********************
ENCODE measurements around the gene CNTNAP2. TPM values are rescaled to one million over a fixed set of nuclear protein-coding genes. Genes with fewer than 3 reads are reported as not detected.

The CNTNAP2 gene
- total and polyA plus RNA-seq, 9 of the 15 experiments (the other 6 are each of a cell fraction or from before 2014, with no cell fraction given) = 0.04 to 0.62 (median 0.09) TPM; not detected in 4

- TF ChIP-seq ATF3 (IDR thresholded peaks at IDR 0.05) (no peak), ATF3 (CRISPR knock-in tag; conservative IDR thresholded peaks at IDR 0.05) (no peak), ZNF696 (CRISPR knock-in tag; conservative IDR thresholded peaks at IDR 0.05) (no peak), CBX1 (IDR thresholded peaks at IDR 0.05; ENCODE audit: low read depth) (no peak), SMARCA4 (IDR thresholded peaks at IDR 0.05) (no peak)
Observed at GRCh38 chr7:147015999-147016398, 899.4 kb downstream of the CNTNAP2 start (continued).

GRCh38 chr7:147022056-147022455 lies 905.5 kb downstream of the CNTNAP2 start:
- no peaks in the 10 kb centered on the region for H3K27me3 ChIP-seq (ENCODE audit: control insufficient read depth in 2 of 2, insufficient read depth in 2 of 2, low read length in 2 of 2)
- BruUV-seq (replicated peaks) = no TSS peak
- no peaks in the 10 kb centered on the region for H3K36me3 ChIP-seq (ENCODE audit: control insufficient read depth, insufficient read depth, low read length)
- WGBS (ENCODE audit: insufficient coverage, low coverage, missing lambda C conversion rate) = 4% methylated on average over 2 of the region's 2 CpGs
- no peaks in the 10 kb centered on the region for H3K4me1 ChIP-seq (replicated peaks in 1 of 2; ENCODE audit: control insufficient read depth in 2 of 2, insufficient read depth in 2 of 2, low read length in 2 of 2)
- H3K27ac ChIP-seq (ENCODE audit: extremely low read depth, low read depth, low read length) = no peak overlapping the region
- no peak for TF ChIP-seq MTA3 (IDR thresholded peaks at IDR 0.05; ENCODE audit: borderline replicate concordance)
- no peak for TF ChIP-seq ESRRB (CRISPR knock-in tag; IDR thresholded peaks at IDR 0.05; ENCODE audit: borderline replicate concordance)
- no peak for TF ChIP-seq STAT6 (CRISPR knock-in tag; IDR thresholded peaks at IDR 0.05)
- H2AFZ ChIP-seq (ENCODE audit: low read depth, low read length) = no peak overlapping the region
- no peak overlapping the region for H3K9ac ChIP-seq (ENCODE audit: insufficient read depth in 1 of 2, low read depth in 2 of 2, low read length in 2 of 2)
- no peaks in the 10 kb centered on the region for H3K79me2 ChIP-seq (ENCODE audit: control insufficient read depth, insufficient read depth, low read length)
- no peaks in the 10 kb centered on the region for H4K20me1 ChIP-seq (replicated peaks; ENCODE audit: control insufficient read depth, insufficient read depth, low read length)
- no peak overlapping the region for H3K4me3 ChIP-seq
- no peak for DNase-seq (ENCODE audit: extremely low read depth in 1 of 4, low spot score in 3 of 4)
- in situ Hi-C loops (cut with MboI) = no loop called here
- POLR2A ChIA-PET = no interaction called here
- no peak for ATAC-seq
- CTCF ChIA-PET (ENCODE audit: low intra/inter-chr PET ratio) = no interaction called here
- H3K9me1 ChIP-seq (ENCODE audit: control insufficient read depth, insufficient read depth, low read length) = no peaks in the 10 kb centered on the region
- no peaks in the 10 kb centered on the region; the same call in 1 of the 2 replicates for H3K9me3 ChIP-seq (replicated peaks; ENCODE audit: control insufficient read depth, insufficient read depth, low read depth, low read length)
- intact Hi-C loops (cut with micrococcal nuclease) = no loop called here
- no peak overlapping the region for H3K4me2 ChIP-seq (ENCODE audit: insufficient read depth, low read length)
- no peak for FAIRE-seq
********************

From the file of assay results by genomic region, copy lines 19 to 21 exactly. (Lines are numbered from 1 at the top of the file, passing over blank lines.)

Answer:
- no peaks in the 10 kb centered on the region for H4K20me1 ChIP-seq (replicated peaks; ENCODE audit: control insufficient read depth, insufficient read depth, low read length)
- no peak overlapping the region for H3K4me3 ChIP-seq
- no peak for DNase-seq (ENCODE audit: extremely low read depth in 1 of 4, low spot score in 3 of 4)